The Austin Chronicle

https://www.austinchronicle.com/news/2003-01-24/132822/

Legislature Gets It Together

By Michael King, January 24, 2003, News

The 78th Legislature's first week was brief and mostly unremarkable. Lt. Gov. David Dewhurst announced his committee appointments, which were more bipartisan than expected, with six Democrats joining nine Republicans as chairs of Senate committees. Still, the biggest plums remain in GOP hands; Amarillo's Teel Bivins takes over the Finance Committee, Plano's Florence Shapiro will helm Education, Lewisville's Jane Nelson will lead Health and Human Services, and Mount Pleasant's Bill Ratliff -- Dewhurst's predecessor as Lite-Guv -- will chair State Affairs.

Among the Dems, John Whitmire returns to the Criminal Justice chair; fellow Houstonian Rodney Ellis, last session's Finance chair, will chair a new Government Organization Committee, aka the "scrub the budget" committee, and Eddie Lucio of Brownsville will lead a new International Relations and Trade Committee. Also, GOP Sen. Steve Ogden of Bryan chairs a new Infrastructure Development and Security Committee, expected to continue the work of the now-disbanded Governor's Task Force on Homeland Security, chaired by Dewhurst.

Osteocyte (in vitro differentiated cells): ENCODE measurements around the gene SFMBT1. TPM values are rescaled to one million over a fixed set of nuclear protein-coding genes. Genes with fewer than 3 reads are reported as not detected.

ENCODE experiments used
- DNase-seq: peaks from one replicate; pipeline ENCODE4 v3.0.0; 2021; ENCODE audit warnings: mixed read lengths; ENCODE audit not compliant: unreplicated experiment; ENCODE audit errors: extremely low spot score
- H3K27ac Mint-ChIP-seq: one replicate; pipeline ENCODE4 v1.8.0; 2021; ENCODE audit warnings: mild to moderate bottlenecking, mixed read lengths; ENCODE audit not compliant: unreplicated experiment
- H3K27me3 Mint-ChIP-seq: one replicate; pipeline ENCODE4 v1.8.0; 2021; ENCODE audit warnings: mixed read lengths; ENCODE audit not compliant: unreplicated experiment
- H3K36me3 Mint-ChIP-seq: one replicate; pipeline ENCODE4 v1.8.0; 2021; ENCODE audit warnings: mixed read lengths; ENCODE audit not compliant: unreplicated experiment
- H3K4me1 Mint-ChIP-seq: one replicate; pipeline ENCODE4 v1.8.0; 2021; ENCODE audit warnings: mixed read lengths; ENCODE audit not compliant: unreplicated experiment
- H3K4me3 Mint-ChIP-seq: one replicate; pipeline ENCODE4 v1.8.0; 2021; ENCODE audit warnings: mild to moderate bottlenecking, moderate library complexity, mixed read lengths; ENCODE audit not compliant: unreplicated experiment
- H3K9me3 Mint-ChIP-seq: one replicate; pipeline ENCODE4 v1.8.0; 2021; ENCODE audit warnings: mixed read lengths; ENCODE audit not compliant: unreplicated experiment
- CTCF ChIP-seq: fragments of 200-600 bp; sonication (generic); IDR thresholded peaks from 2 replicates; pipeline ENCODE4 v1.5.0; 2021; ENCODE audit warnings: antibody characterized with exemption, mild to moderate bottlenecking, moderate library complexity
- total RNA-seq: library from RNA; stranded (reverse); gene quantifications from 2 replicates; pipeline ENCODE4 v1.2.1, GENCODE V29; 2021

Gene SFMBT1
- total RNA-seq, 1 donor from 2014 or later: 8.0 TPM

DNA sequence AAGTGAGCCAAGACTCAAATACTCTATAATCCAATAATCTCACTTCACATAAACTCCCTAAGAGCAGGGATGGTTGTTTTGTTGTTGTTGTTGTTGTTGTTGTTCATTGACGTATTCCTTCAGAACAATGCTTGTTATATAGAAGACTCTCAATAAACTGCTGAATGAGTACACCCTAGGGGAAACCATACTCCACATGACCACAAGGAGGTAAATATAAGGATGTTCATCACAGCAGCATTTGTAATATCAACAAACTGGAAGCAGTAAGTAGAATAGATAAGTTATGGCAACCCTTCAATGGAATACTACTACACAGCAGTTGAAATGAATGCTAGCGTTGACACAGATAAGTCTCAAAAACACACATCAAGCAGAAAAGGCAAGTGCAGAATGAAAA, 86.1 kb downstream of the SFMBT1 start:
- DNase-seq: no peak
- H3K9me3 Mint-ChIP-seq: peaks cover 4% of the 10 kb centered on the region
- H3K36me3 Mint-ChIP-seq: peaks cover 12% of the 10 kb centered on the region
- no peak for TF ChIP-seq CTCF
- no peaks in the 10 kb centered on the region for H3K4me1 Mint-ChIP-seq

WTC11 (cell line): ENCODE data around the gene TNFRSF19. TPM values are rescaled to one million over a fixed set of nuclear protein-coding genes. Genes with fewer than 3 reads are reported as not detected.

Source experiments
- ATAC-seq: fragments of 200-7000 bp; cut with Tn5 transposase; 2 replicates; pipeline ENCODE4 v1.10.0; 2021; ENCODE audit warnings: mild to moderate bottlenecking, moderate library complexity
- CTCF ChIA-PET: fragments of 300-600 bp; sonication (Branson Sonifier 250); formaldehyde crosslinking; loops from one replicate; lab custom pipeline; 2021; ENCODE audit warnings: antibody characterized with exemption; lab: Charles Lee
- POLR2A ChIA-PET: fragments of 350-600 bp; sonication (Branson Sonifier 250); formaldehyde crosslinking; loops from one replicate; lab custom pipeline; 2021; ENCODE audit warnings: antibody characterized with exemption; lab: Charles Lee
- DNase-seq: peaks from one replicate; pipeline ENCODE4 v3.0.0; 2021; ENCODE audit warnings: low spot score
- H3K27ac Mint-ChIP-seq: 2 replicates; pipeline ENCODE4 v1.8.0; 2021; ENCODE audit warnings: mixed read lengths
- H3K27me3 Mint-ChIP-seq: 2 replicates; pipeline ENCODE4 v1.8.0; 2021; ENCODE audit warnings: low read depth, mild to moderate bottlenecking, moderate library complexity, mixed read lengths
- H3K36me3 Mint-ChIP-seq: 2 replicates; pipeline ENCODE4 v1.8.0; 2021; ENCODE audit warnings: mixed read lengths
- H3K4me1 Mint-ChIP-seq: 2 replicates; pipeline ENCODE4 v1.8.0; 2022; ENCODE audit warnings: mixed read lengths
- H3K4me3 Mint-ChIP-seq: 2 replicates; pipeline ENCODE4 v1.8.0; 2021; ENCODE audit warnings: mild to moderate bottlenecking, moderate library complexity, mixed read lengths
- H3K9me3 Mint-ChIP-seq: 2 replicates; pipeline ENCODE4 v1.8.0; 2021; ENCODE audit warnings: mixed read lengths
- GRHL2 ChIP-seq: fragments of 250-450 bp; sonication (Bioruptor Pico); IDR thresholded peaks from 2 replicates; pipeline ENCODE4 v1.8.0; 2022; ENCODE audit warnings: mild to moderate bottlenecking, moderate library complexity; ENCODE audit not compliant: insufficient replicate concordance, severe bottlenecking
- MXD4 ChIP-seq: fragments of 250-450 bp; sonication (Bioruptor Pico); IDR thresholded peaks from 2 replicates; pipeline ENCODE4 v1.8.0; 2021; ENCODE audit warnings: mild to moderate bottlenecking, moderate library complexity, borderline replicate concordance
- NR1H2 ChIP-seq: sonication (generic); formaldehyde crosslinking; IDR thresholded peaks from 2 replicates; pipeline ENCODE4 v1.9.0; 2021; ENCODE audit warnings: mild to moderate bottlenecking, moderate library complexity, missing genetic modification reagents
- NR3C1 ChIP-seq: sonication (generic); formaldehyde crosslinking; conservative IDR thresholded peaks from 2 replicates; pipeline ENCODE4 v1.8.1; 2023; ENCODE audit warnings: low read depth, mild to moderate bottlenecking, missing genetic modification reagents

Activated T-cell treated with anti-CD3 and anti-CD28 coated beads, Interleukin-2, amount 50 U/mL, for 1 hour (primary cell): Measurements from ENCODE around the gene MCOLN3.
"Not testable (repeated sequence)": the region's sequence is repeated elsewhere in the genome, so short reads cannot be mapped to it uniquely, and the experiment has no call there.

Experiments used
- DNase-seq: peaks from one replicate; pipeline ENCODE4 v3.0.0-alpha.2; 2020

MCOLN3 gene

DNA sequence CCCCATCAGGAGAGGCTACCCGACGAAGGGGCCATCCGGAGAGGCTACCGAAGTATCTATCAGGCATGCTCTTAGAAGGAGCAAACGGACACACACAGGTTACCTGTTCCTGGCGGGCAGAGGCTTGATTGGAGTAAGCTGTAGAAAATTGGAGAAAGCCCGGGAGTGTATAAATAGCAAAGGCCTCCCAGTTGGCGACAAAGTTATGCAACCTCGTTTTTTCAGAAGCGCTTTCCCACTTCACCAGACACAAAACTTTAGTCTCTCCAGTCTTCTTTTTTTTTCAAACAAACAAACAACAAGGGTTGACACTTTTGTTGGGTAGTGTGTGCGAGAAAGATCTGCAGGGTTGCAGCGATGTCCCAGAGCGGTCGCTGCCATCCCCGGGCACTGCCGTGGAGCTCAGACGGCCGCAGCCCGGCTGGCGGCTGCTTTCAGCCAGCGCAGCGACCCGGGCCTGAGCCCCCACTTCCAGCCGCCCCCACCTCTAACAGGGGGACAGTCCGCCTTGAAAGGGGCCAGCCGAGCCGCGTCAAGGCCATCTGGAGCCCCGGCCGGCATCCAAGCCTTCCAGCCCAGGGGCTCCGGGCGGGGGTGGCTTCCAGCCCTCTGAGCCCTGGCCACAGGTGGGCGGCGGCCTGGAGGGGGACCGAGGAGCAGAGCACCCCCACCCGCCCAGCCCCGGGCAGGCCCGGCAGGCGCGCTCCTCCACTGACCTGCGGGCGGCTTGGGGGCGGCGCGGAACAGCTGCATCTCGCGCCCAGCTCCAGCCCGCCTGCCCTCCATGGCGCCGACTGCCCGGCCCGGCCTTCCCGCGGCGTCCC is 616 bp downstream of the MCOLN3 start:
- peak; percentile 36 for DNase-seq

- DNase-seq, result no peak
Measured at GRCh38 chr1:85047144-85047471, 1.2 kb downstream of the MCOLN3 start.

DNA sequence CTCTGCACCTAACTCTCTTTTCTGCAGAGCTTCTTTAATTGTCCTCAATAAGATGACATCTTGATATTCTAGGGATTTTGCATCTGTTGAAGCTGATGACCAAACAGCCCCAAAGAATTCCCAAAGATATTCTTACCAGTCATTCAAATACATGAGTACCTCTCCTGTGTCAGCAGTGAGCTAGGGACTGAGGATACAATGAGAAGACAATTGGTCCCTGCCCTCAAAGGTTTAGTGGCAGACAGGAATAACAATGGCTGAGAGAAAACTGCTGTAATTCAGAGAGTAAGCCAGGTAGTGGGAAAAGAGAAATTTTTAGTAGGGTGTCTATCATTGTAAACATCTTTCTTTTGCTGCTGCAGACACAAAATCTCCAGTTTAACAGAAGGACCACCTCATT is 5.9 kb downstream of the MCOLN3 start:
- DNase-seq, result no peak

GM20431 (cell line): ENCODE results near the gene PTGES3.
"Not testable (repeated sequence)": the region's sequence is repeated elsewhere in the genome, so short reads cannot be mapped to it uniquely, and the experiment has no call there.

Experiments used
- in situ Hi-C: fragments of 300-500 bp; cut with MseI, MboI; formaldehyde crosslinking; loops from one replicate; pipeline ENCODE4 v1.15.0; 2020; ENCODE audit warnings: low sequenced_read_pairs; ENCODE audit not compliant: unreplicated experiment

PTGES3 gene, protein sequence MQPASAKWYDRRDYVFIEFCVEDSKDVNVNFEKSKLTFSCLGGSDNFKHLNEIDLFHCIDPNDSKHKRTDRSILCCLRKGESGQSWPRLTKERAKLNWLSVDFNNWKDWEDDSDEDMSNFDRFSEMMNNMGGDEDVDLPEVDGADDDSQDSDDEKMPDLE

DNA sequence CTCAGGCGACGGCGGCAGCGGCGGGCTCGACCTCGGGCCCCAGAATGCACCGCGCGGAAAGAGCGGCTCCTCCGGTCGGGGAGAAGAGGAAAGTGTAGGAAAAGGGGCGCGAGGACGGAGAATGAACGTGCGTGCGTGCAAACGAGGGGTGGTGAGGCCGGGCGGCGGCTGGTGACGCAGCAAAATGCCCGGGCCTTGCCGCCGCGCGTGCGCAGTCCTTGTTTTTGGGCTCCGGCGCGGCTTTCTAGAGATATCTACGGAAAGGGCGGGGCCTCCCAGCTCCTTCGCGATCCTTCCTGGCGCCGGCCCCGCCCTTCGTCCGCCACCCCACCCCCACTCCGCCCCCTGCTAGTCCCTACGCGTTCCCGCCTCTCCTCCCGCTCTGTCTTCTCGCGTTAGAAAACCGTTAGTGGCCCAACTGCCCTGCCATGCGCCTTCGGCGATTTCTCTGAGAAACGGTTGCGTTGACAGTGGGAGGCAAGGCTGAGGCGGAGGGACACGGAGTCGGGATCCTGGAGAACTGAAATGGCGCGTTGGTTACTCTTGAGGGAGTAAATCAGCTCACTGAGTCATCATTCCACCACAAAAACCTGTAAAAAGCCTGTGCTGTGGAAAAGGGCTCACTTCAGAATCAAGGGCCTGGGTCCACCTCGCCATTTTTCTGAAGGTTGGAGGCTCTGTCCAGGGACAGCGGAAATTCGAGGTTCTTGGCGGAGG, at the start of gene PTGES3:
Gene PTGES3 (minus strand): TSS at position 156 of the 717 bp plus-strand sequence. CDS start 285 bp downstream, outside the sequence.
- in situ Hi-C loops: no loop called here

On the House side, as expected, Speaker Tom Craddick moved to consolidate his authority by revising House rules. HR 5, presented on the floor Jan. 16 by Houston Dem Ron Wilson, eliminated the Office of House Bill Analysis, empowered Craddick to appoint 27 of the 29 seats on the budget-drafting Appropriations Committee, and eliminated seniority as a qualification for a seat on that powerful panel.

Rookie Rep. Eddie Rodriguez, D-Austin, proposed an amendment to allow 13 seats to be filled by seniority, supported from the floor by Democrats Paul Moreno, Garnet Coleman, Irma Rangel, Elliott Naishtat, Jim Dunnam, and Pete Gallego. All noted the House tradition of honoring seniority, and Coleman noted that Craddick's new system of appointing chief budget officers from Appropriations to particular committees will effectively deliver authority over 80% of the state budget to only seven members. Despite Moreno's guarantee of "many floor fights" under the new system, Rodriguez's amendment failed 105-39, and the rules were adopted 138-4. Rodriguez later noted that the seniority rules had been installed with bipartisan support under former Speaker Pete Laney, and called the change a return to "autocratic" government.

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